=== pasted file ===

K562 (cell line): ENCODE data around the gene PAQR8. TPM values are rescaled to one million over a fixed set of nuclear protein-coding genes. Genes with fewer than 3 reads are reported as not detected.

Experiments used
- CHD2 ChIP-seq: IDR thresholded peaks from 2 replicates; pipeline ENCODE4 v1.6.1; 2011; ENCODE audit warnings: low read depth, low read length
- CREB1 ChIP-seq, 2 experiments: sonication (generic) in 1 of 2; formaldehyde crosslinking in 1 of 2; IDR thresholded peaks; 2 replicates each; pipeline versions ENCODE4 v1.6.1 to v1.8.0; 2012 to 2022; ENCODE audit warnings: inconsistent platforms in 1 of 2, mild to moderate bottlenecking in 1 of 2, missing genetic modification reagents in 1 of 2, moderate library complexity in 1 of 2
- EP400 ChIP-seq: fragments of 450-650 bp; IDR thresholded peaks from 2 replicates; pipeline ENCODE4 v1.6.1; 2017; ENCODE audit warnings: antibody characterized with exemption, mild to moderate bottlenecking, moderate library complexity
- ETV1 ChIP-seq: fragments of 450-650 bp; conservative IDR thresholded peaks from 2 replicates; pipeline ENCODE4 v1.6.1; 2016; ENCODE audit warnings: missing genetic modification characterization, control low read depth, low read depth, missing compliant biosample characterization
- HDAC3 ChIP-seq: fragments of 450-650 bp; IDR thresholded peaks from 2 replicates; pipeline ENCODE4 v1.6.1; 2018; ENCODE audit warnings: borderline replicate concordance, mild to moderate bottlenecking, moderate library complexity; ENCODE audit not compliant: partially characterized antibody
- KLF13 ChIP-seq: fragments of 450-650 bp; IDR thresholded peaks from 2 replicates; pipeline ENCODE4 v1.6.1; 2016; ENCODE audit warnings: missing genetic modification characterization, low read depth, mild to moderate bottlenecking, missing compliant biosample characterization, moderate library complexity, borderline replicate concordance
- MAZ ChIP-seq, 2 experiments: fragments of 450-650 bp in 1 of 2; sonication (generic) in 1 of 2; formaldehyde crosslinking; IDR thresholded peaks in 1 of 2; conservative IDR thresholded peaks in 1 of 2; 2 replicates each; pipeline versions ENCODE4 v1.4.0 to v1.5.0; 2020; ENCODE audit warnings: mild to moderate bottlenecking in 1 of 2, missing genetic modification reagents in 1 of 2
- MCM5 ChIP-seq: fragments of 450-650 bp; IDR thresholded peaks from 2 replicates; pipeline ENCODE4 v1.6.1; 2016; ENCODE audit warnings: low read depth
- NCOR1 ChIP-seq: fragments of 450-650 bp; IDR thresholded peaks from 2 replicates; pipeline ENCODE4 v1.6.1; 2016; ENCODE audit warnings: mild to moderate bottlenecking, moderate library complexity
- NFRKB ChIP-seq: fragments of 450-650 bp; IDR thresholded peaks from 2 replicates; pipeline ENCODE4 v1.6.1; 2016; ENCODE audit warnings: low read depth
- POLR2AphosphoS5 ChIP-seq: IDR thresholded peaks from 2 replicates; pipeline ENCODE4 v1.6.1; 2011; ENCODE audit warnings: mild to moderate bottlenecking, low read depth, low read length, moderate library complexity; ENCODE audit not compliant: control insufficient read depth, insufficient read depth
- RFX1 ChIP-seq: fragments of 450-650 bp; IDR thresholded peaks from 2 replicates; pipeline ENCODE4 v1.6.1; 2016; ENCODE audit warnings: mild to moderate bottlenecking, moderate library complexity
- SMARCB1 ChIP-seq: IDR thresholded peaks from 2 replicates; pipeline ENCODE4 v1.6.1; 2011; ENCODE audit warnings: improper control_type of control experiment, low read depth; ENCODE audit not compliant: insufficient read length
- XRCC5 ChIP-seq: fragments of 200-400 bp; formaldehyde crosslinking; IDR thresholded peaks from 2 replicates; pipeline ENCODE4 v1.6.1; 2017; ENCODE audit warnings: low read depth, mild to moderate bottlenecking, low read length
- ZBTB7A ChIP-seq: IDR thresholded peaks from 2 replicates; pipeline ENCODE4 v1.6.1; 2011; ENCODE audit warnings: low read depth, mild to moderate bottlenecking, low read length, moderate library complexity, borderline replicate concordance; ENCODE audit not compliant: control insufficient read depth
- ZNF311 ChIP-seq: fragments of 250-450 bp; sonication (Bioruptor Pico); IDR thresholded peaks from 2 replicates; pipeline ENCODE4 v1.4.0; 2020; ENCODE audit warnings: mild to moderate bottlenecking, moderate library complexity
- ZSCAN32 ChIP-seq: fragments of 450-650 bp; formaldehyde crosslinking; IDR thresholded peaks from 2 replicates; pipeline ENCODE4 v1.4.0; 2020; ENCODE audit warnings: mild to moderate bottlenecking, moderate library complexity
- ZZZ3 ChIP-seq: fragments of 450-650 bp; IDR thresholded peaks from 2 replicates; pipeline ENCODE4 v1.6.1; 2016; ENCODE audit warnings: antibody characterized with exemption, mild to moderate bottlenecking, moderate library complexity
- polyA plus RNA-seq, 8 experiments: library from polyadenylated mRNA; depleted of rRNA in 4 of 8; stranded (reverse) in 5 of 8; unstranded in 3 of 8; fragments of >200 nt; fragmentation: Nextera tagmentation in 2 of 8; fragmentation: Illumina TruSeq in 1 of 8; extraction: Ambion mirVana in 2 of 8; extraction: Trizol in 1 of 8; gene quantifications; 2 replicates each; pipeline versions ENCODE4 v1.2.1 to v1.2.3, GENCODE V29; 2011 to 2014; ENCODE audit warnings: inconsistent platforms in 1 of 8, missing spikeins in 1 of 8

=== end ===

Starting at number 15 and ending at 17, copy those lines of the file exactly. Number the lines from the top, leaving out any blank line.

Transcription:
- SMARCB1 ChIP-seq: IDR thresholded peaks from 2 replicates; pipeline ENCODE4 v1.6.1; 2011; ENCODE audit warnings: improper control_type of control experiment, low read depth; ENCODE audit not compliant: insufficient read length
- XRCC5 ChIP-seq: fragments of 200-400 bp; formaldehyde crosslinking; IDR thresholded peaks from 2 replicates; pipeline ENCODE4 v1.6.1; 2017; ENCODE audit warnings: low read depth, mild to moderate bottlenecking, low read length
- ZBTB7A ChIP-seq: IDR thresholded peaks from 2 replicates; pipeline ENCODE4 v1.6.1; 2011; ENCODE audit warnings: low read depth, mild to moderate bottlenecking, low read length, moderate library complexity, borderline replicate concordance; ENCODE audit not compliant: control insufficient read depth